Friday, June 18, 2010

Parameterization vs. Web.Config Transformation

I was recently asked about being able to change values of different variables like ConnectionStrings, Installation physical directory, app Settings etc during install time rather than build time, so I thought it might be worth while to de-mystify the concepts around Web.Config Transforms and Parameterization…

Web.Config Transformation

Geeks say Web.Config Transformation is a great feature of Web Deploy (aka MsDeploy), well the first part about being a great feature is true :-) but it is important to note that Web.Config Transformation is not a Web Deploy feature but it instead is a VS 2010 only feature.  Web.Config Transformation is connected with Build configuration of MSBuild/VS/Team Build etc…  Its XML transformation engine is wrapped in MSBuild and has a UI around in VS 2010 which yeilds following benefits:

If you are building a deployment web package (.zip) and know which environment you are building for then web.config transformation is great.  This is the category where many of us fall coz we build for a release environment and need the right config file to go in that deployment package.  For that matter many people are just fine creating web packages for the correct environment they are deploying to…

Now for others who want to be able to build just once and deploy to both test as well as staging/release environment then an embedded web.config file for one environment may not work.  For this scenario there is parameterization.


Parameterization, unlike Web.Config Transform is Web Deploy (aka MsDeploy) only feature, which means that it will not work in non-Web projects or when you are using other protocols like FTP/FTPS etc.  Parameterization from Web Deploy standpoint is a 2 step process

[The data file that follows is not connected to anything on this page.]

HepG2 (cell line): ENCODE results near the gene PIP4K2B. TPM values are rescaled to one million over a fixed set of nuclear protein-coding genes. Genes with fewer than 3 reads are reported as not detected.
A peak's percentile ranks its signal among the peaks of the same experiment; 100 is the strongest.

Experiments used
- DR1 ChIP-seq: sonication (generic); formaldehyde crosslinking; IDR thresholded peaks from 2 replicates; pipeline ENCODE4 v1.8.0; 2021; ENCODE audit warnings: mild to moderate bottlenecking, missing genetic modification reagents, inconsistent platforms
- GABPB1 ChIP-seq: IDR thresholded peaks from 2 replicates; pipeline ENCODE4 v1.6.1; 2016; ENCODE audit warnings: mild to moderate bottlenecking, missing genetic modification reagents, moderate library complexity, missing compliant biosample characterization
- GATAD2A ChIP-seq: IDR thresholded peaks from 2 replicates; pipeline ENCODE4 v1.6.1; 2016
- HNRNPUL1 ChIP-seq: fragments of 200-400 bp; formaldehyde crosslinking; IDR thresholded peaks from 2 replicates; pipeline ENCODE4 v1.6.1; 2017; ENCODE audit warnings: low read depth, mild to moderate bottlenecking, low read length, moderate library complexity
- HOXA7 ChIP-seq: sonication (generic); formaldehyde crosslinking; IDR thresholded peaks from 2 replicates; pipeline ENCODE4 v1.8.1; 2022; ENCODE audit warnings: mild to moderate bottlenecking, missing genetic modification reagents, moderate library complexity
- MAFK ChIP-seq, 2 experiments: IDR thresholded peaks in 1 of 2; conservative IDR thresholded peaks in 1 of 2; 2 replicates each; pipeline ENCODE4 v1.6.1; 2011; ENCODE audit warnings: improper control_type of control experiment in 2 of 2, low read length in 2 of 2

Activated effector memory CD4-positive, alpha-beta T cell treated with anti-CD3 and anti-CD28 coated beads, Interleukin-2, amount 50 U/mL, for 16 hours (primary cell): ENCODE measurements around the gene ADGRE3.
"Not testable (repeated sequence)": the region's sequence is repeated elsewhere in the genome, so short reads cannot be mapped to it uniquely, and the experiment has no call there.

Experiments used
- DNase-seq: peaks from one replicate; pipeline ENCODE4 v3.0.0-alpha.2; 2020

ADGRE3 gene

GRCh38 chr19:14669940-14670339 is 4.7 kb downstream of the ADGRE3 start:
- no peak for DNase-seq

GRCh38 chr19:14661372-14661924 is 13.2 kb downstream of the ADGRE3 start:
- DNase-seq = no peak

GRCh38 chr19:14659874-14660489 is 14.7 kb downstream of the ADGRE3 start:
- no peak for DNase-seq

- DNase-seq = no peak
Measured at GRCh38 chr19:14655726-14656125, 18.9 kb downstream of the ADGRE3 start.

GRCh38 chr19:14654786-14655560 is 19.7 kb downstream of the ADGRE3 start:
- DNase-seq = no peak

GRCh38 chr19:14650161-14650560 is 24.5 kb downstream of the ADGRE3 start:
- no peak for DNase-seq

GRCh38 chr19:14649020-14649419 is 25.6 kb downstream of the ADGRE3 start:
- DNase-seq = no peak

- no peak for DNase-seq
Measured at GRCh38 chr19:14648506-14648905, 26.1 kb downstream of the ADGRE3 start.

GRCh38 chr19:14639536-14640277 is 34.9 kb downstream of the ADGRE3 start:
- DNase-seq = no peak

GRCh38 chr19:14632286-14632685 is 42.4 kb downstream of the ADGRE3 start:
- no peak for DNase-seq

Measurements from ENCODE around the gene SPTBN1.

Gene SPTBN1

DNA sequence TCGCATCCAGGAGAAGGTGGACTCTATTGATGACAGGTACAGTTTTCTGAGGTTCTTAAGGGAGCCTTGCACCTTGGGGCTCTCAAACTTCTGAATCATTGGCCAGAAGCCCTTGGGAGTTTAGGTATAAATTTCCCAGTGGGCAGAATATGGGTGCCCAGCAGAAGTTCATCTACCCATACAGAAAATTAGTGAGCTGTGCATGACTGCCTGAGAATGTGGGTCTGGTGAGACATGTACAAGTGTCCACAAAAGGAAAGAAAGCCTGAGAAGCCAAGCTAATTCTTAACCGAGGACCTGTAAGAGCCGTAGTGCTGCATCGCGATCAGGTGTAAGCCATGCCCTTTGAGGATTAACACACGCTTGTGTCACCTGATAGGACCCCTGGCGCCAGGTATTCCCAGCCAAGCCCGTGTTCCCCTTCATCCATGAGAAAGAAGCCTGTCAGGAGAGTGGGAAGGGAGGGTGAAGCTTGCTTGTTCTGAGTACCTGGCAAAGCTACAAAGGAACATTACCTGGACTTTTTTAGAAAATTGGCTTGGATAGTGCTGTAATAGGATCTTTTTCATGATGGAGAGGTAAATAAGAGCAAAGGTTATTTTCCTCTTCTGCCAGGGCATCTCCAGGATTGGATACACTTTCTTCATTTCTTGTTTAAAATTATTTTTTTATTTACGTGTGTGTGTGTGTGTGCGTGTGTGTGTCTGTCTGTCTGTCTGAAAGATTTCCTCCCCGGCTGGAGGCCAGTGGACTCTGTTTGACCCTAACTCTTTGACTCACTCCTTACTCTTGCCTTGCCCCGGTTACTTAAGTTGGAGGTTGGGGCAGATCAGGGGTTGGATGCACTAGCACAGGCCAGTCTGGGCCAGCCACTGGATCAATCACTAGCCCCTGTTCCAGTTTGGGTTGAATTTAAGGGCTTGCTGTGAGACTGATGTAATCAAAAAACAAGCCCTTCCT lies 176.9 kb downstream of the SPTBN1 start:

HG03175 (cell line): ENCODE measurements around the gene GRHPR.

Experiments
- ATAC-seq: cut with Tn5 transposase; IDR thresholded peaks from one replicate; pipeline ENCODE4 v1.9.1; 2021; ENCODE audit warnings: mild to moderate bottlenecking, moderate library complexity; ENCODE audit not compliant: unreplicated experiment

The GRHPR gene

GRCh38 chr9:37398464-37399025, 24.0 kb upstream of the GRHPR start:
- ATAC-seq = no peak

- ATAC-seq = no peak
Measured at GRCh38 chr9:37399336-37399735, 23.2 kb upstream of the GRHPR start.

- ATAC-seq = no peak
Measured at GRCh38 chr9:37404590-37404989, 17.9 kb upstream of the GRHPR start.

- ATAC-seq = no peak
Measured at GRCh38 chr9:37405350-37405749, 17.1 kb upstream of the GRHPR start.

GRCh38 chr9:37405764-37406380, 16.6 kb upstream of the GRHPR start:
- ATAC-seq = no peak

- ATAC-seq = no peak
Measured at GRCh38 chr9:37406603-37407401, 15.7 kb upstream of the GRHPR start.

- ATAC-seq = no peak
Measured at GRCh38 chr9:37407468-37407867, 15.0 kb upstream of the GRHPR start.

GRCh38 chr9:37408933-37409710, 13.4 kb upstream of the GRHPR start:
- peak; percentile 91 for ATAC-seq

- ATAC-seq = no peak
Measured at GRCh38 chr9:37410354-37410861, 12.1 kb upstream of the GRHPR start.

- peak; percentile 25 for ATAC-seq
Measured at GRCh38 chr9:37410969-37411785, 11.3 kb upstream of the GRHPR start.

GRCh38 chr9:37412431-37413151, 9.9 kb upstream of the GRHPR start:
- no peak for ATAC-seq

1. Declare Parameters: You create a Parameters.xml file and pass it to Web Deploy while creating the package…  In this file you need to indicate what file you want to parameterize  (e.g. web.config), what variable inside the file needs to be parameterized (e.g. connectionString) and what would be the default value of the variable (e.g. release connectionString)… Using Parameters.xml file, Web Deploy will create an internal meta data file within your .zip package which guides Web Deploy to know what “Questions” to ask the person who is installing the .zip package… 
  2. Set Parameters: When user is about to install the web package the value of the Parameters can be provided to Web Deploy via several means.  In case you are using IIS Manager to install the package then the IIS Manager UI will automatically show the Parameters with filled in default values.  If you are using Web Deploy command line to install the package then you can provide a setParameters.xml file to the commandline (in case of VS 2010 generated deploy.cmd file just having setParameters.xml file in same folder as the .cmd and .zip file is sufficient).  The setParameters.xml file is a very simple name-value pair file in which you can provide the value of the parameter adjacent to its name.

In one of the future posts I will write more about how to use Parameterization for some canonical deployment scenarios, but hopefully this will lay the foundation of how to differentiate between build time transforms from install time parameters.


If you can know your environment settings during build time use Web.Config transformation. 

If you would want to create deployment package only once and then enter the settings during install time then use Parameters.xml

VS 2010 actually uses a combination of Parameters and Web.Config transforms to provide you with a seamless experience (i.e. connectionStrings, IIS Application Name etc are already parameterized by default) so for most common scenarios you would hopefully not have to delve into understanding all the details but if you have any questions then of course feel free to ask here or via email…